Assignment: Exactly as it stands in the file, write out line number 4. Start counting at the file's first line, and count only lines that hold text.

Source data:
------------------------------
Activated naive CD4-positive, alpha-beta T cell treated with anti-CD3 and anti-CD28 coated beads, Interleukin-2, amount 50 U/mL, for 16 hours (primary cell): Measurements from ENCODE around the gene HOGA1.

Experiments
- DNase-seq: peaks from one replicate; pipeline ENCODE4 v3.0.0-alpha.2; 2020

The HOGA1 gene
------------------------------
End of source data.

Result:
The HOGA1 gene